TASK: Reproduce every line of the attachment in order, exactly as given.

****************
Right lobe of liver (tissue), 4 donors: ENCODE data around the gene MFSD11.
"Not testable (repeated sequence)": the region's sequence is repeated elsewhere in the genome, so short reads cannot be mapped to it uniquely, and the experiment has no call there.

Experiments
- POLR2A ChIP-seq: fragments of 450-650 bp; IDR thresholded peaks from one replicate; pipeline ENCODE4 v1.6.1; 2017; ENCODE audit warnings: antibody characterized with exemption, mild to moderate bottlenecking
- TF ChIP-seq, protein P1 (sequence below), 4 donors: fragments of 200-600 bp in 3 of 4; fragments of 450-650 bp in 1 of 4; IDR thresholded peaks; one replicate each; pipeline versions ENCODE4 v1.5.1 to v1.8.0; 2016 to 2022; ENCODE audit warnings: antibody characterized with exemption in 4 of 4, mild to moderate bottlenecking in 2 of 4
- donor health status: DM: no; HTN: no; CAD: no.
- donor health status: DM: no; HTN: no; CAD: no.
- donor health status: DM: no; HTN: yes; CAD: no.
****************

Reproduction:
Right lobe of liver (tissue), 4 donors: ENCODE data around the gene MFSD11.
"Not testable (repeated sequence)": the region's sequence is repeated elsewhere in the genome, so short reads cannot be mapped to it uniquely, and the experiment has no call there.

Experiments
- POLR2A ChIP-seq: fragments of 450-650 bp; IDR thresholded peaks from one replicate; pipeline ENCODE4 v1.6.1; 2017; ENCODE audit warnings: antibody characterized with exemption, mild to moderate bottlenecking
- TF ChIP-seq, protein P1 (sequence below), 4 donors: fragments of 200-600 bp in 3 of 4; fragments of 450-650 bp in 1 of 4; IDR thresholded peaks; one replicate each; pipeline versions ENCODE4 v1.5.1 to v1.8.0; 2016 to 2022; ENCODE audit warnings: antibody characterized with exemption in 4 of 4, mild to moderate bottlenecking in 2 of 4
- donor health status: DM: no; HTN: no; CAD: no.
- donor health status: DM: no; HTN: no; CAD: no.
- donor health status: DM: no; HTN: yes; CAD: no.